Click here to see the editable digital game templates if you’d rather make your own games again and again! Again, I have included walkthrough videos in every Taco Tuesday resource 🙂 And if you had purchased one in a previous year, PLEASE make sure you download your update! I updated every single existing Taco Tuesday game to be DIGITAL READY.



Reluctant participants? Mano o Manos is for THAT class!

With options for participating with cameras on or off, this activity focuses on INPUT with very low pressure output. Great for building confidence, openers, or exit tickets.

Mano o Manos was actually the first activity I designed to support students participating via camera this school year. The main idea is that students express their feelings about a statement/question based on holding up one hand or two on camera. The hand(s) they raise represent their answer chosen from options on the screen; OR, they hold up a closed fist to express that they have an additional answer to share. I love that students are given an opportunity for output, but without any pressure.

Let’s be honest; I know that students are very hesitant to turn their cameras on. If you are facing this struggle, you are not alone. I have heard from a few teachers on social media that this is the only activity that gets them to turn them on (!!!!) – my guess is because it’s so low pressure and provides lots of comprehensible input with very little demand for output.

For students who truly don’t want to be on camera, there is a *cameras off* option included in the instructions. (Students will just type 1, 2, or 3 in the chat rather than holding up their hands.)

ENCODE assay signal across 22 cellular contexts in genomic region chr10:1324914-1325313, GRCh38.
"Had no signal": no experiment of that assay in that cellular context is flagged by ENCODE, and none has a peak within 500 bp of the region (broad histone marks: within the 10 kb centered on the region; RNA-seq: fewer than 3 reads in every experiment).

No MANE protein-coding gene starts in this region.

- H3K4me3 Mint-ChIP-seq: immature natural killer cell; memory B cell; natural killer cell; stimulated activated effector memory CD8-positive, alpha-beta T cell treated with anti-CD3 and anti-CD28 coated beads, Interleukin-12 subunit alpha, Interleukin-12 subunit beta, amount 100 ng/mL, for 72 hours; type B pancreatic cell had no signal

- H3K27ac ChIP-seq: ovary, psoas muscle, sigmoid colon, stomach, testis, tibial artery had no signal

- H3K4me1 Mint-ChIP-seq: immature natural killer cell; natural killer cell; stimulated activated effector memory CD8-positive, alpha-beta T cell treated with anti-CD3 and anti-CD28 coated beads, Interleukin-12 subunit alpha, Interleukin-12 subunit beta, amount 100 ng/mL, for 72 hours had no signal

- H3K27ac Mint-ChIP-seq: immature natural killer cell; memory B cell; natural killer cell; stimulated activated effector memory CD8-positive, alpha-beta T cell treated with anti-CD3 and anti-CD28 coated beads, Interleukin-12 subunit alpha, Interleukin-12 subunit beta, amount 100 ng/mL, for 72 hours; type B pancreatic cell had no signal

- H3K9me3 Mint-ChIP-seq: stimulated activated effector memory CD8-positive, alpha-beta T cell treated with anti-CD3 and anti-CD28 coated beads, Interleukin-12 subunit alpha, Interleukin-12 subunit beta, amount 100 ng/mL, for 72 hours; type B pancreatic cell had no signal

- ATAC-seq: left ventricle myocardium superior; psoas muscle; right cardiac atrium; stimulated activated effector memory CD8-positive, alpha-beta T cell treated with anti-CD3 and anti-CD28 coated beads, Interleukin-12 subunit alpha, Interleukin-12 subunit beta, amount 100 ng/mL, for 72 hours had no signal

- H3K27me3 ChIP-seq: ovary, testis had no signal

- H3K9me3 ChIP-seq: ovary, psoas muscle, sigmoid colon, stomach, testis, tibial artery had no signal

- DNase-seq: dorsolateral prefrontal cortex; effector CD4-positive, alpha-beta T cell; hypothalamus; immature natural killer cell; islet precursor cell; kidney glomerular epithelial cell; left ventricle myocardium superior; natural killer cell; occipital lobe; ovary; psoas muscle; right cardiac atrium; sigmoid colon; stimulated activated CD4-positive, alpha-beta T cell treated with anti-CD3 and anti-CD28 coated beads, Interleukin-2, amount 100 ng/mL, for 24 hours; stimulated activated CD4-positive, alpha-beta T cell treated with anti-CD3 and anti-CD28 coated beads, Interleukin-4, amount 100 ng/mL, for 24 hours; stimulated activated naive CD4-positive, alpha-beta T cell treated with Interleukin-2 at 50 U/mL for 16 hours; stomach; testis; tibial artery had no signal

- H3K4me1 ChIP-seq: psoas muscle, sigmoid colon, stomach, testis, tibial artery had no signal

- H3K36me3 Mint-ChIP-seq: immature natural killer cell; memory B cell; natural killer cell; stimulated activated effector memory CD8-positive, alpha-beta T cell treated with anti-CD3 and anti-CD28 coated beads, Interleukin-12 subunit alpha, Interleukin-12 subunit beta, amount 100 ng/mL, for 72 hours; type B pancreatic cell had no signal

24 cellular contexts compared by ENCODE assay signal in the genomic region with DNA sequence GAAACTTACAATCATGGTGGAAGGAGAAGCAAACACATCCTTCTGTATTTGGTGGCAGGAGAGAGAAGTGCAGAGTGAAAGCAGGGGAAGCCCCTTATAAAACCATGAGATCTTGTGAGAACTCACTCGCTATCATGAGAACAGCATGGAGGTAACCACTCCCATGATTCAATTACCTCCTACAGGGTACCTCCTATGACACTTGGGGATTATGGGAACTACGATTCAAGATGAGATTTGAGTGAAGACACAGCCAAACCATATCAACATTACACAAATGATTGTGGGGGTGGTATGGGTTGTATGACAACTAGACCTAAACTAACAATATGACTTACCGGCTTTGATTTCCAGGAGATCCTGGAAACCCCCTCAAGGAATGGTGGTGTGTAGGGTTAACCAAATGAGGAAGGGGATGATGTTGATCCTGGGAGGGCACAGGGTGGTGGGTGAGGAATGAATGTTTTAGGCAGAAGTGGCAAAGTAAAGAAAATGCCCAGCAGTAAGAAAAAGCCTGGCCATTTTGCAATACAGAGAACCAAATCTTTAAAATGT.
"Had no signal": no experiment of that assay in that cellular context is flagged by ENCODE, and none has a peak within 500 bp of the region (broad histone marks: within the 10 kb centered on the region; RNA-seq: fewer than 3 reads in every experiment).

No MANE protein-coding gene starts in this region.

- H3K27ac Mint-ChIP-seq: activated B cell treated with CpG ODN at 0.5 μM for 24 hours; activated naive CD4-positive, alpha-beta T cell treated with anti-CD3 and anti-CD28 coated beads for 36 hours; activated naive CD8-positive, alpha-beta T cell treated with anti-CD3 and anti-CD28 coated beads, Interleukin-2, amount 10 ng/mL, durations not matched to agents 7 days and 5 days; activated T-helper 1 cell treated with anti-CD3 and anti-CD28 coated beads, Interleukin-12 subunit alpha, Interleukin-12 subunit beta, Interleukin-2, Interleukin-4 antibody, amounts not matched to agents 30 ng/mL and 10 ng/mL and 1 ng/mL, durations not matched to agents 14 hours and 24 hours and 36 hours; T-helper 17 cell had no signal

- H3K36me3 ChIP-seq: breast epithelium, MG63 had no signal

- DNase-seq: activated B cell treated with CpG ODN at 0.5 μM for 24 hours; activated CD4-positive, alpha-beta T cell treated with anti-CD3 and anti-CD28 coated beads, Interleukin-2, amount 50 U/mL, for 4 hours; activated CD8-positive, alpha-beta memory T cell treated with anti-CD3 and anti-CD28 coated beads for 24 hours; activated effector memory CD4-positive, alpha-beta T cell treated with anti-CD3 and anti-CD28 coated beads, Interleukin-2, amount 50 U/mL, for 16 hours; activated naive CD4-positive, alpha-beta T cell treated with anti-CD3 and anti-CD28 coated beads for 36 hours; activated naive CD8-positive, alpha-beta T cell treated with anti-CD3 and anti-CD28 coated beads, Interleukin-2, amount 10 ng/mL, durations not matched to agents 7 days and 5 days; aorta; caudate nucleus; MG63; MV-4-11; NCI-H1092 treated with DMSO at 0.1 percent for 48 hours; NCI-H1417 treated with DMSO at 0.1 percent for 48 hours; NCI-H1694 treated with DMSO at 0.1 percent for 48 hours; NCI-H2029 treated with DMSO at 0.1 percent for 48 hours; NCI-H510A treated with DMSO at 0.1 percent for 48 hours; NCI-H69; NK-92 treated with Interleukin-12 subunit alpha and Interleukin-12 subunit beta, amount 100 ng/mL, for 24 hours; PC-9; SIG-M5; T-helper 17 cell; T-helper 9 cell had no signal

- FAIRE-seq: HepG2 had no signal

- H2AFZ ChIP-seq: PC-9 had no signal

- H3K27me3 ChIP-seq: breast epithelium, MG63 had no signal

You can see all pre-made sets here. I have editable templates available for this activity as well, again, because I know that teachers like to differentiate their activities so they are *just right* for their very own classes. I get it. I’ve got you.



Wrapping things up, literally: Digital and Editable Openers and Exit Tickets

These will save you time every single week – and I see them being a staple after virtual learning as well.

This is one more bundle I put together to engage both the students in class and the ones at home. These opener and exit ticket templates are completely editable — they are ready for YOU to adapt for your students. The possibilities are endless! There are 80 editable slides total – options included with locked aspects to protect formatting, or open formatting so you can add/remove options or just really make them your own. I hope they save you time and help build consistency with your students during this year that has been anything but.


You’ve got this.

I hope these ideas can help you in the coming weeks! Many schools are moving back and forth between hybrid and remote, sometimes with very little notice. I think we can all agree this is the most stressful year for all teachers and students, and my goal is to take some of the load off your shoulders while creating activities that our students will enjoy. We need these small moments of joy.


Hang in there, profes. I see you.


My name is Erin and I have 8 years of experience teaching high school Spanish. I love building positive student relationships and bringing a bit of fun into my lessons to keep my students engaged!